Its a matter of perspective: up until very recently, when ISObuster unexpectedly added the welcome ability to read and rather easily transfer files from the HDDs of a remarkable array of DVD recorder brands, there simply wasn't any alternative. One used the recorders as they were intended: make all edits and menus on the recorder HDD, then burn a finished DVD. If you were more ambitious, you either ripped that DVD to your PC for more elaborate re-authoring or you didn't waste your time with a recorder to begin with (instead recording direct to your PC via Windows Media Center and external input devices). A lot of us chased down frustrating routes to directly copying the files from the recorder HDD to PC, via misuse of HDD salvage software like Stellar Phoenix, but it was so tedious as to not be worth the effort unless the recorder actually broke down and could no longer make DVDs.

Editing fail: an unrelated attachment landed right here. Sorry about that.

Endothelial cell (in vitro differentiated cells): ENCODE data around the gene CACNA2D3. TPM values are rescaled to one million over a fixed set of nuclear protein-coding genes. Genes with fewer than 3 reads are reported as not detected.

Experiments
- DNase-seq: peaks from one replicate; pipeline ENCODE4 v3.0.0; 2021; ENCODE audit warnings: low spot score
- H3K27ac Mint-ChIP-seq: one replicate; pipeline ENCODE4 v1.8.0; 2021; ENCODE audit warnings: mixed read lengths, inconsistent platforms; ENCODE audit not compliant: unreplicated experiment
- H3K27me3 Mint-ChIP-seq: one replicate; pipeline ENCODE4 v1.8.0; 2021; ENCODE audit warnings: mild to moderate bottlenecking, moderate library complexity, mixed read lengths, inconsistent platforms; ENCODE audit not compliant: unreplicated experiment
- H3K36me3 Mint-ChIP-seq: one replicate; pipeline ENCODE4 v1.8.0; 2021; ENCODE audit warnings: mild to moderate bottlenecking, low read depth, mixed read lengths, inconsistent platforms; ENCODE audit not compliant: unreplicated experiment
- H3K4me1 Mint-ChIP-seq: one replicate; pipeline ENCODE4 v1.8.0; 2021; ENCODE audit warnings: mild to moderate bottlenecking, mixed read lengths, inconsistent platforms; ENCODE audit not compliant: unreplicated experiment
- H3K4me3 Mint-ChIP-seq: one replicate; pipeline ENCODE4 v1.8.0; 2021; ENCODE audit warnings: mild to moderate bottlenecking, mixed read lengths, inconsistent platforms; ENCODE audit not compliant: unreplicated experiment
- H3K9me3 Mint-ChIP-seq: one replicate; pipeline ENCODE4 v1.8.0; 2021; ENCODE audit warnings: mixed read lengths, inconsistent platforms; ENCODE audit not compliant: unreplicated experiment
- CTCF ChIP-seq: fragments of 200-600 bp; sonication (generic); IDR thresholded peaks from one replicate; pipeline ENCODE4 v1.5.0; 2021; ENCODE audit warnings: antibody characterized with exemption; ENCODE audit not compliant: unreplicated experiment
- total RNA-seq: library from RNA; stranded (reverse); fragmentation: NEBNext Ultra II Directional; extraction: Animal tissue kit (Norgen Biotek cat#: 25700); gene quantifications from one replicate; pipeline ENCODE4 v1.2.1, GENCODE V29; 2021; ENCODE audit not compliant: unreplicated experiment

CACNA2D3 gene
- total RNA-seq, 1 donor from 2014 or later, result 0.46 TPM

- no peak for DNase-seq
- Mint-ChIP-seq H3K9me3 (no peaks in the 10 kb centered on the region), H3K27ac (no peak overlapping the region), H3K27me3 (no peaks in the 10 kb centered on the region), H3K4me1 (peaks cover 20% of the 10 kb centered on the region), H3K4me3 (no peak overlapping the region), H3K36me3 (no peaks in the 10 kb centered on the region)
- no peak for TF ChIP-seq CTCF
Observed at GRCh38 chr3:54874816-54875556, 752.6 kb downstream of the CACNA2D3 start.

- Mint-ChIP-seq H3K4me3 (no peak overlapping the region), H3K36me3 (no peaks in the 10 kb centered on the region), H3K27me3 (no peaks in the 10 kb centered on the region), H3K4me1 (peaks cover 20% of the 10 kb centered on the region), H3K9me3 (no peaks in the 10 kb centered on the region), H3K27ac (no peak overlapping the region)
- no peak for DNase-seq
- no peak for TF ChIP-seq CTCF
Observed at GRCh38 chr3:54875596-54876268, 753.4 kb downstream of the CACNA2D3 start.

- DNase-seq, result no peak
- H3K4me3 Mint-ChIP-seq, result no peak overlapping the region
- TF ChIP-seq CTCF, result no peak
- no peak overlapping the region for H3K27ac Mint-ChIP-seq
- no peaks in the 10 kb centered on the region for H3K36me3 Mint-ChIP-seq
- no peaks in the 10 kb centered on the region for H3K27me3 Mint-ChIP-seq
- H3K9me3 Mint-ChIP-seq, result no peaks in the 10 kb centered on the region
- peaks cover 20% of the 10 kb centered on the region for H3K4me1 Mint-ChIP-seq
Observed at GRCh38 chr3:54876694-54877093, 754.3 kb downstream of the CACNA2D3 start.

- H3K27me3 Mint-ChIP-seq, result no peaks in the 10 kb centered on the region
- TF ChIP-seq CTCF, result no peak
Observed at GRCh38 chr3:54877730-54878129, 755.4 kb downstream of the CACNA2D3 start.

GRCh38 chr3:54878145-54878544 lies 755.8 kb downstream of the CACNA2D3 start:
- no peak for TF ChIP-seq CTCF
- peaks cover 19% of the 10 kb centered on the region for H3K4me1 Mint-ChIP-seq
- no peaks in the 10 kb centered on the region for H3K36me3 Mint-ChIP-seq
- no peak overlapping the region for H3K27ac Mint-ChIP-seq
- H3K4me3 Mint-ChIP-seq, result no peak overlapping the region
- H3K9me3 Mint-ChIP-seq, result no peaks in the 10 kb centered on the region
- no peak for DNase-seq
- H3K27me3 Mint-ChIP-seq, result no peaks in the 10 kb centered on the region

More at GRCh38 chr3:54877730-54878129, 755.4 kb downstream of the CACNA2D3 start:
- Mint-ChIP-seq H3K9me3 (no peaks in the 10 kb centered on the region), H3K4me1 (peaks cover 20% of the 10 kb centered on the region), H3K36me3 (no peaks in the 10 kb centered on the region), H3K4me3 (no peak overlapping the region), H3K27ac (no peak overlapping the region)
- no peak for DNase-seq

I didn't know about Isobuster for that purpose, but years ago I had found a dedicated tool called PanHDD. If memory serves right it was neither very convenient nor very reliable (but I only made a few tests).
    See above: these were typically hacks similar to using a tedious fragment-by-fragment salvage tool like Stellar Phoenix. The new ISObuster feature appears to be far more streamlined and versatile: it directly reads a wide range of recorder brand HDDs (not just Panasonic, which was the case with most such hacks), and I believe it automatically finds all file fragments of each title and joins them into a logical unified MPG prior to copying to the PC.
    Last edited by orsetto; 30th Dec 2020 at 16:08.